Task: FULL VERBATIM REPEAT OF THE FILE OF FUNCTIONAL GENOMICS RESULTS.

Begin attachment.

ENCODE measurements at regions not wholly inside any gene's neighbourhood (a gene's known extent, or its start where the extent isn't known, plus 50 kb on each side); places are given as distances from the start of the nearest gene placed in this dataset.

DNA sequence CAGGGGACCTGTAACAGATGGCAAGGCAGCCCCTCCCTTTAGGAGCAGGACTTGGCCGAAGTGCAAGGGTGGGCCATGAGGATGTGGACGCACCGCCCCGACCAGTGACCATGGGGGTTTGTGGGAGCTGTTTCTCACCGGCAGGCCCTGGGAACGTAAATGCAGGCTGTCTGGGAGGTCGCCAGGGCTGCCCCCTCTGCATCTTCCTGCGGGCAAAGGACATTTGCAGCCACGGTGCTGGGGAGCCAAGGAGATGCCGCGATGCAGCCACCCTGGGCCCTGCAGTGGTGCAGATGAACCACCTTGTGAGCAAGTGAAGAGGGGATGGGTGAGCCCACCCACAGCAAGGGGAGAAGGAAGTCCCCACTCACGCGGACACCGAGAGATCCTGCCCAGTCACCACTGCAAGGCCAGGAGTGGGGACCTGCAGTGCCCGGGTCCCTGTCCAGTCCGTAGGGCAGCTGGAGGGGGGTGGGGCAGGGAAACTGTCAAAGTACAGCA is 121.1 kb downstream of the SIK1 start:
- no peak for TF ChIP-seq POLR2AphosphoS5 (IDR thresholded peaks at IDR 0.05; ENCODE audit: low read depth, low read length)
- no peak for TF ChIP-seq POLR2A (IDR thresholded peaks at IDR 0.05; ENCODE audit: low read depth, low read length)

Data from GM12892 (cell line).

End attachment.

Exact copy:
ENCODE measurements at regions not wholly inside any gene's neighbourhood (a gene's known extent, or its start where the extent isn't known, plus 50 kb on each side); places are given as distances from the start of the nearest gene placed in this dataset.

DNA sequence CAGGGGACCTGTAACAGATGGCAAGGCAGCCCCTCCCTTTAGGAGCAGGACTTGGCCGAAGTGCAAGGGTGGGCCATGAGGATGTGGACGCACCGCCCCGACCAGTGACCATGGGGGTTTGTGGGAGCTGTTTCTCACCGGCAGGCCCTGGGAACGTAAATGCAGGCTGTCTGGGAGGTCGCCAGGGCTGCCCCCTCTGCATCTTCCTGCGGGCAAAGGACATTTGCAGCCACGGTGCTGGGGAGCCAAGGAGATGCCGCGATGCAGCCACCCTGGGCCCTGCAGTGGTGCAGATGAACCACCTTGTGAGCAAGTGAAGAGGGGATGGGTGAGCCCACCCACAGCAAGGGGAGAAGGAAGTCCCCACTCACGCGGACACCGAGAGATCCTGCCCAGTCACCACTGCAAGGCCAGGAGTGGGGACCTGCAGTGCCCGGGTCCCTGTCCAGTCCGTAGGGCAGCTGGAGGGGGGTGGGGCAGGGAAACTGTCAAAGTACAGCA is 121.1 kb downstream of the SIK1 start:
- no peak for TF ChIP-seq POLR2AphosphoS5 (IDR thresholded peaks at IDR 0.05; ENCODE audit: low read depth, low read length)
- no peak for TF ChIP-seq POLR2A (IDR thresholded peaks at IDR 0.05; ENCODE audit: low read depth, low read length)

Data from GM12892 (cell line).